Iain Banks' trademark black humour was to the fore as the much-loved Scottish author told the world he was "officially Very Poorly" and was expected to live for just "several months".
Banks, 59, announced in a statement yesterday posted on his website - which rapidly crashed as thousands attempted to see the news for themselves - that he had been diagnosed with late-stage gall bladder cancer, and was extremely unlikely to live beyond a year.
His statement was later reposted on a new website called Banksophilia: Friends of Iain Banks, which has been set up for friends, family and fans to leave messages.
The author said he had withdrawn from all planned public engagements and had asked his partner, Adele, "if she will do me the honour of becoming my widow (sorry - but we find ghoulish humour helps)".
Banks is recovering from jaundice caused by a blocked bile duct, and said, "but that - it turns out - is the least of my problems". "I have cancer. It started in my gall bladder, has infected both lobes of my liver and probably also my pancreas and some lymph nodes, plus one tumour is massed around a group of major blood vessels in the same volume, effectively ruling out any chance of surgery to remove the tumours either in the short or long term."
His publishers, meanwhile, are "doing all they can" to bring the publication date of his new novel The Quarry forward "by as much as four months, to give me a better chance of being around when it hits the shelves".
Banks, who made his literary debut in 1984 with The Wasp Factory, is really two authors: he writes bestselling, mainstream, literary fiction as Iain Banks, and award-winning science fiction as Iain M Banks, about the Culture universe.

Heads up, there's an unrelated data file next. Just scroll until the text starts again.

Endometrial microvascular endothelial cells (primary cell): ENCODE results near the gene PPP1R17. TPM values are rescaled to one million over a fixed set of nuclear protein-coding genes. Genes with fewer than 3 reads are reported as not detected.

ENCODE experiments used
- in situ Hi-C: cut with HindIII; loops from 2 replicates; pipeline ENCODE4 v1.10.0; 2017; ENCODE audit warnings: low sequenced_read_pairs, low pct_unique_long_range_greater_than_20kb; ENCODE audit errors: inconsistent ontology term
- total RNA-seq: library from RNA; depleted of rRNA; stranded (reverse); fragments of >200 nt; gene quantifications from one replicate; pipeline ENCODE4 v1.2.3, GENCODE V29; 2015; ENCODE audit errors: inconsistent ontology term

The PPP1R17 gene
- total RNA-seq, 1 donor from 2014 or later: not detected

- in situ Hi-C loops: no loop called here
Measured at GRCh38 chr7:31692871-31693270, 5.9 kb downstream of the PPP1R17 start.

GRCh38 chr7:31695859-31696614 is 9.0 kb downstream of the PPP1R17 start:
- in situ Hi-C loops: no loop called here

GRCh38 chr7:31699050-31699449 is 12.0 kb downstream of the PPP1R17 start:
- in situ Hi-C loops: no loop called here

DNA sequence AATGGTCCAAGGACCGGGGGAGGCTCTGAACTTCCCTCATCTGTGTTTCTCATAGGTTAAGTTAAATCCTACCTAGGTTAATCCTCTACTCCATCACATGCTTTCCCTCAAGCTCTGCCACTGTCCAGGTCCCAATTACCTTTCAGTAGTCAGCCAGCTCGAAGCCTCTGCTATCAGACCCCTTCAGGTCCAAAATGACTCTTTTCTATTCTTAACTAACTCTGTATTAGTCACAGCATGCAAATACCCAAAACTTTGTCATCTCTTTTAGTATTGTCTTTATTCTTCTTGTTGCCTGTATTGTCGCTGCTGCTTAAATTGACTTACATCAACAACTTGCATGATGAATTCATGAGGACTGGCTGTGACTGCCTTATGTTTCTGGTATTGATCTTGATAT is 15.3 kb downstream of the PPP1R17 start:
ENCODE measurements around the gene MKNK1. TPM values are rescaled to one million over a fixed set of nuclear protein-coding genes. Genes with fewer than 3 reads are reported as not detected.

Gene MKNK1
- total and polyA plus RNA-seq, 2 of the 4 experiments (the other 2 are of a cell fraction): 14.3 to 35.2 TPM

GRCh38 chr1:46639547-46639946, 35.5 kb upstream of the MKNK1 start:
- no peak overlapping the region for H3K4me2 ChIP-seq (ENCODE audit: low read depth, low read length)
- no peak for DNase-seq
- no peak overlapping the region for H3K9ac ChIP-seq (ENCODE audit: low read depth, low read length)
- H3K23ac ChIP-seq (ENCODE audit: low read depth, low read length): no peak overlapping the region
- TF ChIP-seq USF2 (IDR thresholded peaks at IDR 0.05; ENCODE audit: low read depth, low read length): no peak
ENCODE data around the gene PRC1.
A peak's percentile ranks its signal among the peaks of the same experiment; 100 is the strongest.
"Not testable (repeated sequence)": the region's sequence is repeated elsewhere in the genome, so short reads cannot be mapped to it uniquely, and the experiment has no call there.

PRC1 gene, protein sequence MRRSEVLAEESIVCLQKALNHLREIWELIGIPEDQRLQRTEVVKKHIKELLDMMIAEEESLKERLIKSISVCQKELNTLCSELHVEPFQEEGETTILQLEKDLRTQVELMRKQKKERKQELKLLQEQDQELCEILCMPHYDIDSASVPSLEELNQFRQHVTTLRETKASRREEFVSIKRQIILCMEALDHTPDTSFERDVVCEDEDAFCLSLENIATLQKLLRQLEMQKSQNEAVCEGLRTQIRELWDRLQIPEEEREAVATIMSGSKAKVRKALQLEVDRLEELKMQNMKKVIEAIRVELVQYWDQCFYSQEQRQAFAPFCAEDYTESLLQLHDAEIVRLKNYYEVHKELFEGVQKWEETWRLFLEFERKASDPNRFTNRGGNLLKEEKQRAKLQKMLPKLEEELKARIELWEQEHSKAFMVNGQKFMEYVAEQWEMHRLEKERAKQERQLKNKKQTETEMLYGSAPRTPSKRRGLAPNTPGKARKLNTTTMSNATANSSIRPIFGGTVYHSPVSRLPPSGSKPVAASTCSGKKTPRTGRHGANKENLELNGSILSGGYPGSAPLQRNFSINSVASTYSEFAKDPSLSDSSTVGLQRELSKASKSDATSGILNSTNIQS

"The exciting thing about reading Iain Banks is that you never know what kind of book it's going to be," said Banks's friend and fellow Scottish writer Ian Rankin.
"It could be weird, it could be other-worldly, it could be literary fiction, a family saga, about a disc jockey - you don't know what you're going to get, so every time a new book comes out there was that excitement."
Banks has also written an exploration of the history of malt whisky, Raw Spirit.
Banks told friends and colleagues about his cancer diagnosis a few weeks back, and Rankin said his comment that he'd asked his partner if she would do him the honour of "becoming my widow" was typical of the author.
Ken MacLeod, the award-winning Scottish science-fiction author, has known Banks since the pair were at high school together, and paid tribute to the thousands of fans expressing their love for the writer online. "It's very moving indeed how many people are very sad," said MacLeod. "Everybody who knows him is just devastated.
"It's very hard to take. Iain has been a tremendous support and encouragement over the years. You couldn't ask for a better friend, and I'm just holding out for a statistically improbable recovery."
Banks said he may undergo chemotherapy "to extend the amount of time available", but it is still something he is "balancing the pros and cons of".